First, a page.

While neither an airline nor a frequent flyer program, American Express has its own invitation-only airport lounge and restaurant in Hong Kong, reserved for holders of the elite Centurion Card.
Separate to Hong Kong’s general AMEX Centurion Lounge — which actually caters to AMEX Platinum cardholders — the Centurion Dining Room’s menu covers everything from Champagne and caviar through to dishes with truffles, bird’s nest and more.
There’s no way to directly apply for a Centurion Card, but the path generally begins by holding and spending heavily on an AMEX Platinum Charge Card, from which you may be invited to upgrade to Centurion.
iO: Invitation Only (Emirates)
Launched in 2010, “iO,” or Invitation Only, is Emirates’ secret tier above Skywards Platinum. Getting this card is tough: The nod comes directly from Emirates’ President Sir Tim Clark, and membership lasts for two years at a time.
In an iO welcome kit seen by this author, Clark describes the program as being “a very special and extremely exclusive club of Emirates travellers,” adding that “this select group is reserved for our most valued customers.”
iO members receive complimentary chauffeur-driven airport transfers every time they fly Emirates, and can expect to find a private car waiting for them if their aircraft arrives at a remote stand in Dubai.
In the air, what the member wants, the member gets — including special meals customized to specific tastes and preferences, with such requests handled personally by Emirates’ Senior Vice President Airport Catering Services.
Fellow Gulf airline Etihad’s own VIP scheme, Etihad Guest Exclusive, offers similar personalized attention and private cars between aircraft and terminal, but with the addition of Residence Lounge access in Abu Dhabi: A space normally reserved for passengers booked to fly in The Residence, a three-room private suite on Etihad’s Airbus A380s.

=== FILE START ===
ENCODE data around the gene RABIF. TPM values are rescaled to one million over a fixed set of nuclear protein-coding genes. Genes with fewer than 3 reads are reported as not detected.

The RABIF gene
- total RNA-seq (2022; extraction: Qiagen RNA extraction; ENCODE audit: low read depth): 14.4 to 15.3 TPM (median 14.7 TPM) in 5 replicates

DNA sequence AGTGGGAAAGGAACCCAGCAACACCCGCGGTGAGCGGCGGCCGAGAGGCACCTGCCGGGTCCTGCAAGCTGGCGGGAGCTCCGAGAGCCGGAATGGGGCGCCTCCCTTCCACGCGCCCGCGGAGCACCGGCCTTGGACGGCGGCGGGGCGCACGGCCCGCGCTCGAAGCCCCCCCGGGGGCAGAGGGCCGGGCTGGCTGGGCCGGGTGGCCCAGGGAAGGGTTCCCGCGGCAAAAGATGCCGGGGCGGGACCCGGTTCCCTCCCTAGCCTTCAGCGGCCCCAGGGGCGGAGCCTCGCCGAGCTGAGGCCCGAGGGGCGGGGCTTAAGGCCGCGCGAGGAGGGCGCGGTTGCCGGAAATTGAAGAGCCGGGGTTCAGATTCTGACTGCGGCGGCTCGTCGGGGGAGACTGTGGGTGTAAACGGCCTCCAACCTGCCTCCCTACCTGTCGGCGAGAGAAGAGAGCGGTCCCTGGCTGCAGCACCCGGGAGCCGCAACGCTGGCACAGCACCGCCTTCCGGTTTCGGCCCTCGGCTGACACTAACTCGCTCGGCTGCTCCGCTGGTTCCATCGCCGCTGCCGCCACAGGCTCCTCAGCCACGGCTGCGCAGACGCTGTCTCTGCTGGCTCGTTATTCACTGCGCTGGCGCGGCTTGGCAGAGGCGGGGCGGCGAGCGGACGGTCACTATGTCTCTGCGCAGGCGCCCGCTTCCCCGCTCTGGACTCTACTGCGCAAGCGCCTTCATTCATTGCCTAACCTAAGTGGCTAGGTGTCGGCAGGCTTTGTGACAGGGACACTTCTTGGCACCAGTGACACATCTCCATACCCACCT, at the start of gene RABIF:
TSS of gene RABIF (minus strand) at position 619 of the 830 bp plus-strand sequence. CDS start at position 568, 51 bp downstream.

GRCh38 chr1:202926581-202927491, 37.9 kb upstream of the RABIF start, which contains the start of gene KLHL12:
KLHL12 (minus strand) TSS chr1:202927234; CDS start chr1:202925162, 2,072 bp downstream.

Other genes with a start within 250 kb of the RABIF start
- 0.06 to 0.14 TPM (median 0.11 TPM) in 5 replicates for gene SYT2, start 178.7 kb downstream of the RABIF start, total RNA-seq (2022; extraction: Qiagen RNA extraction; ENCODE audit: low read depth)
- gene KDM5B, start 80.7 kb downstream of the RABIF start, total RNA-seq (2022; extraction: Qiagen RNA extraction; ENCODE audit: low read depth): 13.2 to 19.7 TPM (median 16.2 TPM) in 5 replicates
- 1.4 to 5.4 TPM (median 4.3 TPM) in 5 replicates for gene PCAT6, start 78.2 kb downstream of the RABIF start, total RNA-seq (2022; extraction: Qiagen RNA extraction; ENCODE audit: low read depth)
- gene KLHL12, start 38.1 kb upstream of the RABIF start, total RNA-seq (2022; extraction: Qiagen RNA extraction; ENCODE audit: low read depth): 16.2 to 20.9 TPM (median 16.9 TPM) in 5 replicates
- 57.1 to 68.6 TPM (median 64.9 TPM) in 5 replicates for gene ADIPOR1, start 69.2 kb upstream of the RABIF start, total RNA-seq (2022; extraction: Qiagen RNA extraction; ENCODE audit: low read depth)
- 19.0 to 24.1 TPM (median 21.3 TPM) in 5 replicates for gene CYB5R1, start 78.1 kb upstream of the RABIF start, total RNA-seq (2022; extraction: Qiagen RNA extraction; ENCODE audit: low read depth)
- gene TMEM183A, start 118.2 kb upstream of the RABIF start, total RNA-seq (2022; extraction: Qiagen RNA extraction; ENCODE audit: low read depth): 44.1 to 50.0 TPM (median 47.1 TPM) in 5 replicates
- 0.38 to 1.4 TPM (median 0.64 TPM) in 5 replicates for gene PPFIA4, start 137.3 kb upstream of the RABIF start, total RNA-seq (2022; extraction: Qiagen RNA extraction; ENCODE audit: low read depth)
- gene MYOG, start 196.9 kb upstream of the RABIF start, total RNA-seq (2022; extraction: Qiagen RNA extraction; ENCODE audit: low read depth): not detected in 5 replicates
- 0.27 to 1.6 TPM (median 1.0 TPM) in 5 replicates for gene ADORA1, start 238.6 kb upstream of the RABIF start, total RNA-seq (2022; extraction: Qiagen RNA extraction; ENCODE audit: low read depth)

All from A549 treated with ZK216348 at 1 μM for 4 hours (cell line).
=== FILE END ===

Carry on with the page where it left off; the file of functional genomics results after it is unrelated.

ConciergeKey (American Airlines)
Made famous by Ryan Bingham — George Clooney’s high-flying character in “Up in the Air” — American Airlines’ ConciergeKey is less a frequent flyer tier than a personal concierge service when you fly.
Expect to be greeted upon arrival at the airport, whisked through security and, time permitting, driven from the lounge to your departing flight in places like New York’s JFK Airport. On landing, a similar fast-track experience awaits.
Delta’s version, 360 Diamond Medallion, offers comparable VIP perks and is again invitation-only, although United’s private tier, Global Services, can be attained by anybody who racks up four million lifetime Premier Qualifying Miles via United MileagePlus.
British Airways: Executive Club Premier
British Airways recognizes its crème de la crème through Executive Club Premier status, granting access to the airline’s exclusive Concorde Rooms at London Heathrow and New York JFK: ordinarily reserved for BA’s first class passengers.
Whether jetting near or far, the Concorde Room experience offers a dining room with table service, private cabanas, a social bar and a terrace space.
When it’s time to board, VIPs are whisked directly from lounge to aircraft by Jaguar: but as to how you’d qualify in the first place, well, that’s a secret.